Binge drinking and the freshman 15 aren’t the only health dangers facing college students.
A recent study of more than 800 undergraduates found that high blood pressure, high cholesterol and obesity are among the health problems plaguing college students.
The research, conducted at the University of New Hampshire during the 2005-6 academic year, yielded results that worried experts on student health.
Sixty-six percent of male students and 50 percent of female students had at least one symptom of metabolic syndrome, which includes high blood pressure, excess abdominal fat, high blood glucose, high triglycerides and low levels of good cholesterol -- all risk factors for heart disease and diabetes. One third of the students surveyed were overweight and obese, compared to nearly 40 percent of 18-to-24 year-olds nationally.
Joanne Burke and Ruth Reilly, both clinical assistant professors, led the study with lecturers Ingrid Lofgren and Jesse Morrell as part of the university’s “Nutrition in Health & Well Being” course. The study was first presented at the Experimental Biology Annual Meeting .
Only 5 percent of female students and 18 percent of male students met their daily recommendations for fiber intake. Most female students had too-low levels of iron, calcium and folate -- 77 percent, 67 percent and 68 percent, respectively.
Students were surveyed on their diet and exercise patterns and calculating their body mass index numbers. Researchers measured their blood pressure, cholesterol and glucose levels. Students also kept a food diary for three days, later adding up the calories, carbohydrates and nutrients they had taken in during that time.
The purpose of the program, Burke said, was for students to become engaged with the course material in a hands-on way. “If they read surveys or look at other peoples’ data, they don’t really understand the health risks,” she said. “When they get their data back they ask, ‘What does it mean for me?’ and it’s a real eyeopener, it’s a way for them to connect to what they’re studying.”
Burke said that though studies of the alcohol use, sexual activity and other “vices” of college students are common, the concerns of obesity, vitamin deficiency and other issues facing the New Hampshire students have barely been studied at the college level, because they are “important, though not as immediate.” The Centers for Disease Control last did a comprehensive college-based health survey in 1995, collecting data from 5,000 undergraduates for the National College Health Risk Behavior Survey .
Though the New Hampshire team “doesn’t pretend to have data applicable everywhere" -- five percent of the undergraduate student body are minorities and fewer students were obese than the national average for the age group -- Burke said the results are indicative of national trends. “It’s the kind of project that can be modified for particular institutions and which I hope they choose to do so there can be some kind of pool of national data.”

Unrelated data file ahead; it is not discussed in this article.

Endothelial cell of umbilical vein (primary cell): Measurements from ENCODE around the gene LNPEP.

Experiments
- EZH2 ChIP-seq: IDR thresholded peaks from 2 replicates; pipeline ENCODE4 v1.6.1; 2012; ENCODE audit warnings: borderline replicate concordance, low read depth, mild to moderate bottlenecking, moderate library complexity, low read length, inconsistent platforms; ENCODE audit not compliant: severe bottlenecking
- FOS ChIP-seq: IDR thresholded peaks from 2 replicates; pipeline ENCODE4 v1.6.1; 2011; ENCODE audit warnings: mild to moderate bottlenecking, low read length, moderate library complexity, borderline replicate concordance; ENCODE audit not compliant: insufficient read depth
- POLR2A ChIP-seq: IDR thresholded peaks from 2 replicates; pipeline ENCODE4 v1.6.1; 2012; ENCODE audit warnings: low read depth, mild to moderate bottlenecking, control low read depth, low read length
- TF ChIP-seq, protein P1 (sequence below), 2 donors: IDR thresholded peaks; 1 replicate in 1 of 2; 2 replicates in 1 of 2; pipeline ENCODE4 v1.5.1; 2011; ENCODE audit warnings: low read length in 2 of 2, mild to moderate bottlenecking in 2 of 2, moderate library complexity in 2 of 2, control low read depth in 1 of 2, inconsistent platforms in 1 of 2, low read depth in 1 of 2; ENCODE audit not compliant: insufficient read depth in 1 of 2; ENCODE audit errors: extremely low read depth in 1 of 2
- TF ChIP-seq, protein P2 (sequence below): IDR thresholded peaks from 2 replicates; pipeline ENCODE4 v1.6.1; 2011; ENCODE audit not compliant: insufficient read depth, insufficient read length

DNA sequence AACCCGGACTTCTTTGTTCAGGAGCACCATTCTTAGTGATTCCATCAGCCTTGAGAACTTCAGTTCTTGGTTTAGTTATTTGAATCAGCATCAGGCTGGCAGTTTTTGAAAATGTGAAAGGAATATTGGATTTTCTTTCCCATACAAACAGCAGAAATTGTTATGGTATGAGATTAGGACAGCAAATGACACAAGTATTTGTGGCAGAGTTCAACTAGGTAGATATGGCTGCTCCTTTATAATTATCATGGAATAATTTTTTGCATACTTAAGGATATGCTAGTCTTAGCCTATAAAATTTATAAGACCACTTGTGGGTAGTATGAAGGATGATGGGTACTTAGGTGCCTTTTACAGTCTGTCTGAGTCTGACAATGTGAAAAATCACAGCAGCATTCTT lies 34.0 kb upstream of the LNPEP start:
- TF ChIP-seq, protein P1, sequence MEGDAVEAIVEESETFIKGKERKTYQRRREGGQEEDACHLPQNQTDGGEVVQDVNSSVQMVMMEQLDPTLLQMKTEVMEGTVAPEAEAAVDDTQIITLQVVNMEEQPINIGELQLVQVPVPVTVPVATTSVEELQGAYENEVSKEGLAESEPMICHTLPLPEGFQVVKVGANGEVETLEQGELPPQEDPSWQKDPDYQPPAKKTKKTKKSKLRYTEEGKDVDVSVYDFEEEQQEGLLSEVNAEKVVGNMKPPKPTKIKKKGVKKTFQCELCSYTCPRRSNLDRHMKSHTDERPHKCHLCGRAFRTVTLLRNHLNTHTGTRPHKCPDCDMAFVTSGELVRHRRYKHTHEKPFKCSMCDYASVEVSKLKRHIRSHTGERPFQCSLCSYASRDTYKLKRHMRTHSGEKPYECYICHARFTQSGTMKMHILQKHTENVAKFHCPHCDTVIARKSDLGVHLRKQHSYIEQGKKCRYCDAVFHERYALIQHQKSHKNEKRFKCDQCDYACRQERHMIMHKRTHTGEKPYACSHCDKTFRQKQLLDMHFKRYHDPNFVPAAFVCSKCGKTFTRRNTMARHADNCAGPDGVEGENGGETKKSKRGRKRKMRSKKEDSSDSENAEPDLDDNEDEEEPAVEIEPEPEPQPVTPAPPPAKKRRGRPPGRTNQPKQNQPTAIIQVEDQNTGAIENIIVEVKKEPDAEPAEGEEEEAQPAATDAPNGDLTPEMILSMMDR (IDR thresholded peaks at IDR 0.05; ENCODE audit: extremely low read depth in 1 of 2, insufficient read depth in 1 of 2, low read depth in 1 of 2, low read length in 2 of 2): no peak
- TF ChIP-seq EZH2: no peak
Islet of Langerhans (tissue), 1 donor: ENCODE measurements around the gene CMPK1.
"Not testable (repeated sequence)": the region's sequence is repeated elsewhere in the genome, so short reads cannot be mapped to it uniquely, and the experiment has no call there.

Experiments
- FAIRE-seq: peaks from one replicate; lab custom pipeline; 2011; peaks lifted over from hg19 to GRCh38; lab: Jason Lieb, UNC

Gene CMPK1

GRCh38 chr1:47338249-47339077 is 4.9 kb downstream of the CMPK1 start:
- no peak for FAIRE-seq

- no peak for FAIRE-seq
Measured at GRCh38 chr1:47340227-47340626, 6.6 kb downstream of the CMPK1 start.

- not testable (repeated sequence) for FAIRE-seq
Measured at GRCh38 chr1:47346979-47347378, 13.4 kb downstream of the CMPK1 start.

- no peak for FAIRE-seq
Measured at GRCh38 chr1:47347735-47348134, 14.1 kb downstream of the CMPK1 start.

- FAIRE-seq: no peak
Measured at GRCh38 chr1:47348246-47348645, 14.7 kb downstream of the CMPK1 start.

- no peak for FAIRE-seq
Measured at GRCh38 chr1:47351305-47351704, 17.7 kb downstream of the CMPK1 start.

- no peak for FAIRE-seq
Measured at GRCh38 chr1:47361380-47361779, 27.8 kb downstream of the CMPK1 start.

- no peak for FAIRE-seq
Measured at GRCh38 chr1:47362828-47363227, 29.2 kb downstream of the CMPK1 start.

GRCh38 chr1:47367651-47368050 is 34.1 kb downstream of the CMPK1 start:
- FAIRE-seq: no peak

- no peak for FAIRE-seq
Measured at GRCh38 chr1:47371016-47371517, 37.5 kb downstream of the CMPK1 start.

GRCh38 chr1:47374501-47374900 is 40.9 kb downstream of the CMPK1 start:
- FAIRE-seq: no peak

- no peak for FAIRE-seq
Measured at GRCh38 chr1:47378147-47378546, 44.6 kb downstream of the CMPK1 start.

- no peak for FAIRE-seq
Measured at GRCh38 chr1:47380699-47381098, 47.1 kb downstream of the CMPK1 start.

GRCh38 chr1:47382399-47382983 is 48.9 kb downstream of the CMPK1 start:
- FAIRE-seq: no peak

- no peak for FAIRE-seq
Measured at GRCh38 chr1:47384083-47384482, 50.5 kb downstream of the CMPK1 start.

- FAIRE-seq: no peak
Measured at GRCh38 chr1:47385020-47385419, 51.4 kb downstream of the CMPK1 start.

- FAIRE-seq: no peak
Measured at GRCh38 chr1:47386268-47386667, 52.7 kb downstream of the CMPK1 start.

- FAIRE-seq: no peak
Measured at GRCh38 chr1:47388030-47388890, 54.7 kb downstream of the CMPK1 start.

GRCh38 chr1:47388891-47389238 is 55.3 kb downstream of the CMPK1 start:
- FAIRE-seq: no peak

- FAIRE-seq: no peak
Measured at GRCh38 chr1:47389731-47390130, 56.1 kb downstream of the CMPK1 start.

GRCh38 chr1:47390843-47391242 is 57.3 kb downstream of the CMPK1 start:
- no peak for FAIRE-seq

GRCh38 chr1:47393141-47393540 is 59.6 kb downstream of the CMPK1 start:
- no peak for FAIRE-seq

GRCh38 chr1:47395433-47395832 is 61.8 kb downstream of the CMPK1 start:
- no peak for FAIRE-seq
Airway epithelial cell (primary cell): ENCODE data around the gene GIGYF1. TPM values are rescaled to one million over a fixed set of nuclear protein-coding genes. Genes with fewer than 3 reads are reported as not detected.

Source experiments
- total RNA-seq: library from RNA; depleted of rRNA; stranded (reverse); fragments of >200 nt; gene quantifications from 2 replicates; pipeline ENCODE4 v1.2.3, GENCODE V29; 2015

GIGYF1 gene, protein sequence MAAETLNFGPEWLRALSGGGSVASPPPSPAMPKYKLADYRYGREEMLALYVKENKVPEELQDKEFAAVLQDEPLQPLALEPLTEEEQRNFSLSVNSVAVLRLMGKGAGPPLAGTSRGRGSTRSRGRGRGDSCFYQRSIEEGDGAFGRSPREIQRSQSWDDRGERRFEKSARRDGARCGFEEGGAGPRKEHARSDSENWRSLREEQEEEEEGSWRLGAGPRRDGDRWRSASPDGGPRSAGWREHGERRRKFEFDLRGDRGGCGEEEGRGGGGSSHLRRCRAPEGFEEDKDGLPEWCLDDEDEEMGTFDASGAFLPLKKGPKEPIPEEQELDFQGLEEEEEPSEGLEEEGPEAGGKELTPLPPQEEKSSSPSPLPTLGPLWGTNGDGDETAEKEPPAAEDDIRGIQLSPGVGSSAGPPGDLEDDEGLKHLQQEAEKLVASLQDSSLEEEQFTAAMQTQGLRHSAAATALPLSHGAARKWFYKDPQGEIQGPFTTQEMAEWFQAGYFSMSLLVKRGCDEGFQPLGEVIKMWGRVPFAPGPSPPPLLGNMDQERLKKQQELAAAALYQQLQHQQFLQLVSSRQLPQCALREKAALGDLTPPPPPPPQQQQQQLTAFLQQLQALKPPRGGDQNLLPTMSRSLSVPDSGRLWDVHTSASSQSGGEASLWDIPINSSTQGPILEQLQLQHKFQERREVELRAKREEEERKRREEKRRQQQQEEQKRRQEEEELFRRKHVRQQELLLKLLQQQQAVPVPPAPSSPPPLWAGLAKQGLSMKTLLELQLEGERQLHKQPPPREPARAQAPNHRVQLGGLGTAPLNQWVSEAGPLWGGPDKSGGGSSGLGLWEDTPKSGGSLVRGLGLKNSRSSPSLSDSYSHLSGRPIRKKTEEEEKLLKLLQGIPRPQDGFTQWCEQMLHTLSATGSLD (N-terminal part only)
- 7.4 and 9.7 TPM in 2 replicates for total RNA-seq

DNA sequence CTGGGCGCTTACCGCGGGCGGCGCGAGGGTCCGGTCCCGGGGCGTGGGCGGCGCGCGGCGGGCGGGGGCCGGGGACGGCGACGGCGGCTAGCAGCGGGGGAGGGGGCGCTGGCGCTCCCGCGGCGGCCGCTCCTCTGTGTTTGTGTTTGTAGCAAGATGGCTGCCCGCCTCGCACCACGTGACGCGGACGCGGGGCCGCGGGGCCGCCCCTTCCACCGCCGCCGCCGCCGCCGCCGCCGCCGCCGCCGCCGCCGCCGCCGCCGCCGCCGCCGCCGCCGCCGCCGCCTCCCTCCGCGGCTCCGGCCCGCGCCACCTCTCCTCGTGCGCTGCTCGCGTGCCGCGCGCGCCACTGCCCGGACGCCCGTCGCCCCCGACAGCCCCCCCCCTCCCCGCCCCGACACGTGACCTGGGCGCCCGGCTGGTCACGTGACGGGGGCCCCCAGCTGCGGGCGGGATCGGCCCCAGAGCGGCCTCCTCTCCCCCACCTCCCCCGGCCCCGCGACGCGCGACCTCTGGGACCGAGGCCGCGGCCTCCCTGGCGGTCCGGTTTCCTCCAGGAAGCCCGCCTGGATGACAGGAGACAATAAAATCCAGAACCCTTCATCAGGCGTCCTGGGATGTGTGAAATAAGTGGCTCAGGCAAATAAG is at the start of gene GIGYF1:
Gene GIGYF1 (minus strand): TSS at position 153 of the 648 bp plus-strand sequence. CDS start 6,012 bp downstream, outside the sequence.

Kathleen Malara, the director of health services at Fordham University and an expert on college nutrition, said that college students are “certainly at risk for not eating properly and then facing health problems.”
She said that many college students end up eating on the run, “picking up a Pop-Tart, not a banana or an orange or an apple.” In dining halls, students may choose French fries over a baked potato .
For many students, Malara added, college is the first time they have to be on their own in making every food choice during the course of a day. “In high school, students are still getting dinner at home and that’s probably a pretty good meal,” she said, “but in college, dinner can become unhealthy or not even exist.”
Beyond just the freshman 15, college students are often sedentary, she said, spending hours in one place, studying and snacking, but not getting exercise. Fordham is trying to stave off students’ health problems with plans to expand its intramural sports program in the fall.
But regardless of what goes on once students get to campus, Malara said that the rise in levels of childhood obesity and diabetes means that more and more students are arriving already unhealthy. “If they’re struggling with their weight and health before college, it’s not going to get any easier once they get there,” she said.
The New Hampshire researchers hope to follow-up with their students to see whether they actually took the data to heart. "A lot of students said they would change," Burke said. "Intending to change and actually changing are two different things."